Coventry City Council leader urges colleagues to resist large pay increases

November 13, 2007 3:07 PM

Covcitycouncillogo Ken Taylor, the Conservative leader of Coventry City Council should be applauded for his comments in the Coventry Telegraph, stating that he will urge his group to reject the above-inflation pay increases recommended by an outside panel.


Many general council staff are still in dispute over single-status pay packages, and Coventry are looking at a shortfall of between £8million and £13million on next year's budget.


With this in mind, voting to bring in rises of up to 38% for councillors’ allowances would no doubt be deemed greedy and unacceptable.


Taylor said: “I am very clear that we should not be approving new increases in councillors’ allowances and my cabinet colleagues agree with me.


We are facing difficult budget challenges over the coming year and may have to make some hard decisions about services to make sure we’re providing Coventry Residents with value for money.”


Consequently they will be taking a rise, but it will be less than 2.5% in sympathy with their colleagues.


It is a shame that it has taken the single-status pay fiasco to force this situation, but nonetheless it is highly commendable of Coventry City Council, who have a record of pretty good budgeting, coming out as the best council for mileage expenses in our recent report including all the councils in the region.


The fact does remain though, that budgeting is not something that should only be exercised once the spectre of financial disaster looms, it should be standard practice. A particularly successful and lucrative year might warrant some rewards, but in general, if a councillor is able to survive happily and do his or her job on an allowance increase inline with inflation or below, then that’s what they should do. This is not martyrdom – it’s called public service. Councillors should not stand to be elected for their own personal gain and their efforts should be driven by the desire to run a tight and efficient ship for residents. That includes providing the best possible service at the lowest possible costs.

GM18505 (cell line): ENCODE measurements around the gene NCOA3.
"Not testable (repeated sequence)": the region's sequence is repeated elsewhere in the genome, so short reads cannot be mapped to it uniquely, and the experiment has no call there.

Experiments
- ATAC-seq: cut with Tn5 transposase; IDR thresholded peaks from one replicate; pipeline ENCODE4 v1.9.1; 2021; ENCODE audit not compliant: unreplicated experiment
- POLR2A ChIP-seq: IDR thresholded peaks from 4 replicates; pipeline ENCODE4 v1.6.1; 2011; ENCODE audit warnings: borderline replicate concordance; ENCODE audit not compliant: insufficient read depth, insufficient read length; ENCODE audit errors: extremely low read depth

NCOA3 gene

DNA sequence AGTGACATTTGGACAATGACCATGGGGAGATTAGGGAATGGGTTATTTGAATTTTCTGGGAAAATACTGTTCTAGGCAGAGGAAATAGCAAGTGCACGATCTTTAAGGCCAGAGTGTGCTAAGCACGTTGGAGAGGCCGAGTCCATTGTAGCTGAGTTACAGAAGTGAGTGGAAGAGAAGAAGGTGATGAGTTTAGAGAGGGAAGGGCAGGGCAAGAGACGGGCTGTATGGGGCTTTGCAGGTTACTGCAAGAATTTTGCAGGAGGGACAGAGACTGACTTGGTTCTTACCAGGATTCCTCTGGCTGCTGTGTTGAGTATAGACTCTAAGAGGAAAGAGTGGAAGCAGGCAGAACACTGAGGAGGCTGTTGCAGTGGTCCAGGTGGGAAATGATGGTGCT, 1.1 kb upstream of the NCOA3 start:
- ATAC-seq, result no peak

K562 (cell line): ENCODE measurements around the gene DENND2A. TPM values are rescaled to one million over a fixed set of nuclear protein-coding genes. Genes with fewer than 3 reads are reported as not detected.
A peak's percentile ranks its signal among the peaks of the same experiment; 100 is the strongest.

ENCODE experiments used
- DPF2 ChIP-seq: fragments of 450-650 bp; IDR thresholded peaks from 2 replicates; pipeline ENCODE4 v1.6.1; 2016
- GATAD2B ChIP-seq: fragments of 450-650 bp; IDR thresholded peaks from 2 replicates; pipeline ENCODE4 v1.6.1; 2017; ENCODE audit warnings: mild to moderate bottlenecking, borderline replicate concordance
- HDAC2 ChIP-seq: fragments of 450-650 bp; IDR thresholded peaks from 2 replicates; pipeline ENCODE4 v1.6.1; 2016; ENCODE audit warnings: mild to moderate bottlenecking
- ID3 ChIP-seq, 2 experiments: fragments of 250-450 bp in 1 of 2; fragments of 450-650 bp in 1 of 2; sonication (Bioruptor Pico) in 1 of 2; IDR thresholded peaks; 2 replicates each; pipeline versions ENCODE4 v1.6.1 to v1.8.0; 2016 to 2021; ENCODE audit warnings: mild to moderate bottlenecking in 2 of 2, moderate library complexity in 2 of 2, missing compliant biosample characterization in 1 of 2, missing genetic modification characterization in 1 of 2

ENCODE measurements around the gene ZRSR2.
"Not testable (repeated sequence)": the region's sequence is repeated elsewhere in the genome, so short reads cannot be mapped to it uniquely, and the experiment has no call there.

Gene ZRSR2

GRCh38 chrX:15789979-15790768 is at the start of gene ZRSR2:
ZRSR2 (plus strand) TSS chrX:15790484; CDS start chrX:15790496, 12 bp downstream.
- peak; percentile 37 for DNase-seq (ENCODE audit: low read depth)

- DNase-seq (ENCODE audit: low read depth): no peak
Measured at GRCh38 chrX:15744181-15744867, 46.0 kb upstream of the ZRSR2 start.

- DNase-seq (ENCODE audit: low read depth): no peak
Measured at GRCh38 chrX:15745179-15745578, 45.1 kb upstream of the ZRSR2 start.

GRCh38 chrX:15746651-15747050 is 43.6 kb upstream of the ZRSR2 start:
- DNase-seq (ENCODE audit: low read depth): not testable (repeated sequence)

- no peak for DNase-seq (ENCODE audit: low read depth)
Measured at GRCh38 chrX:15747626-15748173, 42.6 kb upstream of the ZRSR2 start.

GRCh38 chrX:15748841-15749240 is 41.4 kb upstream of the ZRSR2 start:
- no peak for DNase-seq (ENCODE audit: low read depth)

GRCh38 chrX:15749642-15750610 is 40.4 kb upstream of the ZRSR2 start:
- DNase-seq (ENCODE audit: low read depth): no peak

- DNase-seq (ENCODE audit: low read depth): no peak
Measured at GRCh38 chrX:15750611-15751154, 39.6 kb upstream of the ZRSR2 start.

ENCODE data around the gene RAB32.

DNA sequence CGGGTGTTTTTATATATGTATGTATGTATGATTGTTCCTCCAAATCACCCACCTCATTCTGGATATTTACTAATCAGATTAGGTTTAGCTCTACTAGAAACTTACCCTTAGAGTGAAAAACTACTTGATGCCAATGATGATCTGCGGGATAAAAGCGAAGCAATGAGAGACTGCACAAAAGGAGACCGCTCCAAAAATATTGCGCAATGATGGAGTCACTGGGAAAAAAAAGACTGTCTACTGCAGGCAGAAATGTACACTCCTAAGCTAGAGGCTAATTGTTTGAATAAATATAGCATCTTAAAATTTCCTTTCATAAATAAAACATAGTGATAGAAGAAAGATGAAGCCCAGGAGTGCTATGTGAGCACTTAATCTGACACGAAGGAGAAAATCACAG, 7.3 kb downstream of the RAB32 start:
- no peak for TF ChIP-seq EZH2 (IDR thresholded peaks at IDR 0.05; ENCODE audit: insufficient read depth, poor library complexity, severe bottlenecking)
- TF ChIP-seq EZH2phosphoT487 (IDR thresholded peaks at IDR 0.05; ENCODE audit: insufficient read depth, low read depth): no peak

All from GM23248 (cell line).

Covcitycouncillogo Ken Taylor, the Conservative leader of Coventry City Council should be applauded for his comments in the Coventry Telegraph, stating that he will urge his group to reject the above-inflation pay increases recommended by an outside panel.


Many general council staff are still in dispute over single-status pay packages, and Coventry are looking at a shortfall of between £8million and £13million on next year's budget.


With this in mind, voting to bring in rises of up to 38% for councillors’ allowances would no doubt be deemed greedy and unacceptable.


Taylor said: “I am very clear that we should not be approving new increases in councillors’ allowances and my cabinet colleagues agree with me.


We are facing difficult budget challenges over the coming year and may have to make some hard decisions about services to make sure we’re providing Coventry Residents with value for money.”


Consequently they will be taking a rise, but it will be less than 2.5% in sympathy with their colleagues.


It is a shame that it has taken the single-status pay fiasco to force this situation, but nonetheless it is highly commendable of Coventry City Council, who have a record of pretty good budgeting, coming out as the best council for mileage expenses in our recent report including all the councils in the region.


The fact does remain though, that budgeting is not something that should only be exercised once the spectre of financial disaster looms, it should be standard practice. A particularly successful and lucrative year might warrant some rewards, but in general, if a councillor is able to survive happily and do his or her job on an allowance increase inline with inflation or below, then that’s what they should do. This is not martyrdom – it’s called public service. Councillors should not stand to be elected for their own personal gain and their efforts should be driven by the desire to run a tight and efficient ship for residents. That includes providing the best possible service at the lowest possible costs.


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